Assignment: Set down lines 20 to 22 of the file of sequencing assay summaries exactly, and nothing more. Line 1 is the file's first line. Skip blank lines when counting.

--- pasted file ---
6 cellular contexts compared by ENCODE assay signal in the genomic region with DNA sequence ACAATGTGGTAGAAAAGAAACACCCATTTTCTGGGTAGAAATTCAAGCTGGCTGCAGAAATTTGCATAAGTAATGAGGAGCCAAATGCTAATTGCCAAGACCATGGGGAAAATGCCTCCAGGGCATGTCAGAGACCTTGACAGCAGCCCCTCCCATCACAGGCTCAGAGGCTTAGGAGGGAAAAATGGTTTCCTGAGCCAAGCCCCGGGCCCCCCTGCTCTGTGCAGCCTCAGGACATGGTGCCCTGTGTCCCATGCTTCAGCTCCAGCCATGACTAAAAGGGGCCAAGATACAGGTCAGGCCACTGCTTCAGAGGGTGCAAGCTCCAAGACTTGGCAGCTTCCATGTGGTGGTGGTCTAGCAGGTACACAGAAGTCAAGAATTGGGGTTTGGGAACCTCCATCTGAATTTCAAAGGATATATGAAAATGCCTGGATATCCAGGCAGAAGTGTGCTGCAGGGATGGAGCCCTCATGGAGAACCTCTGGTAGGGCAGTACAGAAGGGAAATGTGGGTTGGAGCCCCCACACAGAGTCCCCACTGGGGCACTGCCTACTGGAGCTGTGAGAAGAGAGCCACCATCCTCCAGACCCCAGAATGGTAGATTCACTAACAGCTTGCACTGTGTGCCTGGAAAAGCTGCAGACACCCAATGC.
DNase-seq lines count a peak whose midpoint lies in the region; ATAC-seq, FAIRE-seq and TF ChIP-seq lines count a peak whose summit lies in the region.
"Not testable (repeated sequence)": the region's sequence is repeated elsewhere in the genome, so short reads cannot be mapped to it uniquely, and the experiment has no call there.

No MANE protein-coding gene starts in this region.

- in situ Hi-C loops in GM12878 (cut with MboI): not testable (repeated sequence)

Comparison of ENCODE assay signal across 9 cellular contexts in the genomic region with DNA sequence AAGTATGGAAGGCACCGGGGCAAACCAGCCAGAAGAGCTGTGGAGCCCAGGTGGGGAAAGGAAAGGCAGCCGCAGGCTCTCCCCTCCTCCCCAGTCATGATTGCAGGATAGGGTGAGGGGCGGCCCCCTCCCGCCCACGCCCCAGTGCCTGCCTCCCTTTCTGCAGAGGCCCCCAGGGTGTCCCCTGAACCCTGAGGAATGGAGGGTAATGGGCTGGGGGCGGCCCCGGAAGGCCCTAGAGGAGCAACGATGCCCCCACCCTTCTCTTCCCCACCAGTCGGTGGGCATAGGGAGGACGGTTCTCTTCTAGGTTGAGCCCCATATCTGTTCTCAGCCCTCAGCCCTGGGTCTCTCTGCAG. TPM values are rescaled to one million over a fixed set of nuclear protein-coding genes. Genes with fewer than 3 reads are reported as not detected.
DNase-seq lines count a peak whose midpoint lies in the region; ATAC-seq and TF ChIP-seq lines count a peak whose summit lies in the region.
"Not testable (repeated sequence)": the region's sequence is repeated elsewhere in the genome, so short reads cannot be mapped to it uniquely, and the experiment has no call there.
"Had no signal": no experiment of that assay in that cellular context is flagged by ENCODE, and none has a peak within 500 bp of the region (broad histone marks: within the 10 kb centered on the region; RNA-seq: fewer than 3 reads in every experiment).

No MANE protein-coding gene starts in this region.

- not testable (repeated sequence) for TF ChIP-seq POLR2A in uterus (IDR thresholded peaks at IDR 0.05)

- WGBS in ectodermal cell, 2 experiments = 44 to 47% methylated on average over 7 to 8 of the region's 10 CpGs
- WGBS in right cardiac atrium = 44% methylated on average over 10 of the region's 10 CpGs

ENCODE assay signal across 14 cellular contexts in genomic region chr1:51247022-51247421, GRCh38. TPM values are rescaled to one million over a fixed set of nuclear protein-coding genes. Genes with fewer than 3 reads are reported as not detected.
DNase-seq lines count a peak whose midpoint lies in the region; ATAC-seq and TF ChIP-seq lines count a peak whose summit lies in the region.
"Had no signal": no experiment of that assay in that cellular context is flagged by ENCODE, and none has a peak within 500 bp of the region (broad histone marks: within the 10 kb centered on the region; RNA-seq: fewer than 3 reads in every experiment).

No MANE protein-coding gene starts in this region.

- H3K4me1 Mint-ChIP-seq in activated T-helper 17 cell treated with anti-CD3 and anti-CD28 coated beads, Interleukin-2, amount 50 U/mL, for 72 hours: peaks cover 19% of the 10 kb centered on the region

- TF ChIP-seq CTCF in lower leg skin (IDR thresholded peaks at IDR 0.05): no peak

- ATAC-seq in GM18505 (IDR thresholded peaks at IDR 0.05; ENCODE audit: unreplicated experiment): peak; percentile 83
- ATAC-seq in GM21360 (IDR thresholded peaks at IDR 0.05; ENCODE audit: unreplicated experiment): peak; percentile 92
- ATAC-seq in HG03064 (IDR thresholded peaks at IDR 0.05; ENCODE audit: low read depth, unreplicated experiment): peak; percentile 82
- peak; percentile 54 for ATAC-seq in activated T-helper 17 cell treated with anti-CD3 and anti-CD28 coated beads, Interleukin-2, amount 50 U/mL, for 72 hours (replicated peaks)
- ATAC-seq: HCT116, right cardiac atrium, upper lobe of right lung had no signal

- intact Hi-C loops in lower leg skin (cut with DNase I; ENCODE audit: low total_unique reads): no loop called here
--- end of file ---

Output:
- ATAC-seq in GM18505 (IDR thresholded peaks at IDR 0.05; ENCODE audit: unreplicated experiment): peak; percentile 83
- ATAC-seq in GM21360 (IDR thresholded peaks at IDR 0.05; ENCODE audit: unreplicated experiment): peak; percentile 92
- ATAC-seq in HG03064 (IDR thresholded peaks at IDR 0.05; ENCODE audit: low read depth, unreplicated experiment): peak; percentile 82